You had a severe flare in your second pregnancy - could you tell us about that, how it affected your life and how you managed your symptoms?

This flare was severe and constant and I survived on fortnightly cortisone injections into my toes, knees, hips, shoulders, wrists, fingers and neck. At times I was unable to roll over in bed; get in and out of bed; drive or squeeze a tube of toothpaste. Caring for our toddler was incredibly challenging so we spent a lot of time at home doing activities that I could manage such as reading books, puzzles, crafts and sitting in the garden.

How would you recommend women prepare for the possibility of a flare during their pregnancy?

Be guided by your Rheumatologist about the medications that are safe to take. Think creatively about how you manage pain - consider safe strategies such as meditation. Asking family and friends for practical support (housework, cooking, child minding etc) will be vital especially when your baby is born.

What emotional challenges did you face while you are pregnant and how did you deal with them?

I had fears surrounding a potential post-birth flare; concerns about how well I could care our baby; and worries about whether my body would let me down. Speaking with supportive family and friends, my Rheumatologist, Obstetrician and Psychologist helped alleviate some of my concerns.

What are some of the most important areas in which you need help when you're pregnant or a new mother?

Accepting a meal, allowing a friend to fold your laundry, make the beds or clean the kitchen will all help take the pressure off you. When you are sleep deprived and dealing with the onset of a post-birth flare, you will benefit from your partner (if you have one) taking the baby for a walk while you sleep, taking over baby's bath time, and taking you to the beach or cafe to get you out of the house.

What do you recommend in terms of coordinating your medical team to make sure your joints and your baby are protected?

While you can't make the members of your medical team talk to each other about your care, you can educate yourself about what should be happening to you and your baby during this process. If you are fully informed then you can encourage communication between your medical team.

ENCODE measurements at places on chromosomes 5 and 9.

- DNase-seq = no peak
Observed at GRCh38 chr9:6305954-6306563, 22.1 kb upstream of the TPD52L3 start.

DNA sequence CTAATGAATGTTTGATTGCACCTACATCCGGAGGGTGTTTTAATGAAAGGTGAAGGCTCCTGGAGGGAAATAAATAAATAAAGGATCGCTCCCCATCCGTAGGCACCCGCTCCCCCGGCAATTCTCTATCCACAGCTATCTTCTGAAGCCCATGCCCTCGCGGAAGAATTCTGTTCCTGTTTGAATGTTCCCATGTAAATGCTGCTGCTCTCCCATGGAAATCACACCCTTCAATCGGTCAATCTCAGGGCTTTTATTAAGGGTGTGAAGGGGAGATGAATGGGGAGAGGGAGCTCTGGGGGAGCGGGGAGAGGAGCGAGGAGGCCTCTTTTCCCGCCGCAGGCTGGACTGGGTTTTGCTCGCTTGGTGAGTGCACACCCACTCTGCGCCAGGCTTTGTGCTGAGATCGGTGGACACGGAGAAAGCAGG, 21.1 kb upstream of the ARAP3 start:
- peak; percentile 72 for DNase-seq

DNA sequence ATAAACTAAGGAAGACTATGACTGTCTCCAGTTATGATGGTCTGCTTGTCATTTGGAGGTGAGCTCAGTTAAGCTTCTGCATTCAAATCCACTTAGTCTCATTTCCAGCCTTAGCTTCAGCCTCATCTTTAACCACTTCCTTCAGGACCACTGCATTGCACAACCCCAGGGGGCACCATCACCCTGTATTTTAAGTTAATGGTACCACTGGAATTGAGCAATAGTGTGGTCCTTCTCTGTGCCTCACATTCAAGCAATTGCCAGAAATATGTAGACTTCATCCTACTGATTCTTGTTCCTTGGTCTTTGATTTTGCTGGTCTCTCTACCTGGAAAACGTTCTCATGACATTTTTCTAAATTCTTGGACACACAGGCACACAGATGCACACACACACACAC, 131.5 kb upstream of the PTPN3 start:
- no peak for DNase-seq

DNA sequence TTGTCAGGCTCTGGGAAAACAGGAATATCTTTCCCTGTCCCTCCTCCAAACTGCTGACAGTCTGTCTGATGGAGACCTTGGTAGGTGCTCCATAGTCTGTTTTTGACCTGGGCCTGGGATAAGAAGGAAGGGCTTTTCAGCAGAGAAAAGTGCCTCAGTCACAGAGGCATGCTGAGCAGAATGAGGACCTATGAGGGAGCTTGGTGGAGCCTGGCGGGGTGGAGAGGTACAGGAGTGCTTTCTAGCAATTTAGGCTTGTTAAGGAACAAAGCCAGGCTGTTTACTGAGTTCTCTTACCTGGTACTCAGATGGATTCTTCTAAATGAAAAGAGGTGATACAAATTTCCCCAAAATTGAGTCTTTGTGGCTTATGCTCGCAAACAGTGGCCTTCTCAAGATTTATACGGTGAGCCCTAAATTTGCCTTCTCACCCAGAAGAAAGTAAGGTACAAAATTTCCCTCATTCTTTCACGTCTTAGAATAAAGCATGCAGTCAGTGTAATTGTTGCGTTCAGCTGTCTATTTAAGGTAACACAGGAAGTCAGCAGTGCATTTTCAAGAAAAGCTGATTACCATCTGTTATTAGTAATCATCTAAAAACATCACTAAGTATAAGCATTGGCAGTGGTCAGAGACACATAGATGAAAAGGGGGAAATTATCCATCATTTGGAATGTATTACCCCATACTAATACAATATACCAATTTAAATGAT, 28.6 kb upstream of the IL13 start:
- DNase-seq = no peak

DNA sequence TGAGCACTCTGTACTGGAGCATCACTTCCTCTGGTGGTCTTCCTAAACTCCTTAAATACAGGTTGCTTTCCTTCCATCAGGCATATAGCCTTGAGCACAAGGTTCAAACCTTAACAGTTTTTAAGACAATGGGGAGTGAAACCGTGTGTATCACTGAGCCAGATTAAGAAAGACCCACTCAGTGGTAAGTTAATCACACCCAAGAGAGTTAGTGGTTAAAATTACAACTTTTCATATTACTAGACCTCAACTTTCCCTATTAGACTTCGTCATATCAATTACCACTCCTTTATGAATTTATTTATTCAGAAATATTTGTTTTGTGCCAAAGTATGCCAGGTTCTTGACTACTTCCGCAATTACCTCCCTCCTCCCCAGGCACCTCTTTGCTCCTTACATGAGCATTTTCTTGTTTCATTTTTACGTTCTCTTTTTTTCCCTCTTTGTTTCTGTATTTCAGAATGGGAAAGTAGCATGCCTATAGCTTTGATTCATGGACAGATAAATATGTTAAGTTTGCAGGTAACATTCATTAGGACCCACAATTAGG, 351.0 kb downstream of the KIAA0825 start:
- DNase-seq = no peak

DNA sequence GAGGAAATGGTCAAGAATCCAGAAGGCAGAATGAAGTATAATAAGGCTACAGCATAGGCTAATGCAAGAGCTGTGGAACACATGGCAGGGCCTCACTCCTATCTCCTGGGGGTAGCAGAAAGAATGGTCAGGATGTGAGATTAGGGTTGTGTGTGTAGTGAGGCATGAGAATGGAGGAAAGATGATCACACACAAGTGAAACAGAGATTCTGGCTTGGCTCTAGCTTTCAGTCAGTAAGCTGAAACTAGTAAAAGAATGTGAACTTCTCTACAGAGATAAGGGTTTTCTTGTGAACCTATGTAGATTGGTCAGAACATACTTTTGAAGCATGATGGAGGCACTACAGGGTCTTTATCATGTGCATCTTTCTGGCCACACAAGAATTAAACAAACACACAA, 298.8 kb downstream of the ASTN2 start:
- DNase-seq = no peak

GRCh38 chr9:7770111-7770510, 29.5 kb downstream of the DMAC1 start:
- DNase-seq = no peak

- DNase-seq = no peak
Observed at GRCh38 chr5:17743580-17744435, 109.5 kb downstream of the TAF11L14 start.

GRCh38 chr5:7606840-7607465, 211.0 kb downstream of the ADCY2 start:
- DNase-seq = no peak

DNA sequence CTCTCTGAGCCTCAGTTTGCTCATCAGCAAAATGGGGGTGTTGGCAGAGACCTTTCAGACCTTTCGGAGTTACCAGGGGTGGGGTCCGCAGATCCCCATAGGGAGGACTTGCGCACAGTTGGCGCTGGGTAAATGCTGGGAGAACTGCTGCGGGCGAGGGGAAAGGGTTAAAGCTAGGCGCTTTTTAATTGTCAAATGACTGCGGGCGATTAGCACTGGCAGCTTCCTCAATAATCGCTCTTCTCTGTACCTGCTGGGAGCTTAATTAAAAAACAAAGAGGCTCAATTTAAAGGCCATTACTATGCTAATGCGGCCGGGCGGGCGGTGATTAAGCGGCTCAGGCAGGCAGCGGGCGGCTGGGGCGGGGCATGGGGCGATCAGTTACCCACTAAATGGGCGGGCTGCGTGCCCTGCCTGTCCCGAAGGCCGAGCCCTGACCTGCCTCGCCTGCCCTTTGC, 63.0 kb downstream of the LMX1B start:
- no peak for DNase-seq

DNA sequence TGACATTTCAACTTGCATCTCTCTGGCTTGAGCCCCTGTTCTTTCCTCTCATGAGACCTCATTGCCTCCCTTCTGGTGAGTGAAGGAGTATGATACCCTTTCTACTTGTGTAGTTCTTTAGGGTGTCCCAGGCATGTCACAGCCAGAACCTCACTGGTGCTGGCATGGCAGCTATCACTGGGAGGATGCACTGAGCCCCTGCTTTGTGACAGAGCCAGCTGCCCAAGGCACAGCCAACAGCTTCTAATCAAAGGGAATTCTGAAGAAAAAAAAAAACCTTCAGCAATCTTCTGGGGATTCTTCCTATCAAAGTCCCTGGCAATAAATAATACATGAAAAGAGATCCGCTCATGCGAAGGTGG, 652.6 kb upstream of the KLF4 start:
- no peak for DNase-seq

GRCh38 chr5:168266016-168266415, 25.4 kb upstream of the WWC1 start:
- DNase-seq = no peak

What was the most challenging thing about being pregnant and becoming a mother with RA?

The energy needed to get through the pregnancy and to care for my children. I was used to resting when unwell. I am now less likely to be able to rest when flaring. Finding the physical and mental strength to keep going when I want to go to bed can be hard.

What was the most surprising thing you learned while you were writing the book

That I was not alone. Connecting with other women around the world highlighted that my feelings and thoughts were not unique to me. As others opened their hearts to me, it reinforced why I had to write this book. These women needed and deserved a voice and many of them had believed they were the only ones feeling what they were feeling.

Suzie Edward May lives in Perth, Australia with her husband and two children. She works as an advocate with the Australian Arthritis Foundation, supporting the newly diagnosed and helping to educate the public and medical professionals.

Arthritis, pregnancy and the path to parenthood, Vivid Publishing Western Australia 2010. $29.95 AUD (plus postage). Available at www.suzieedwardmay.com

You can read more of Lene's writing on The Seated View.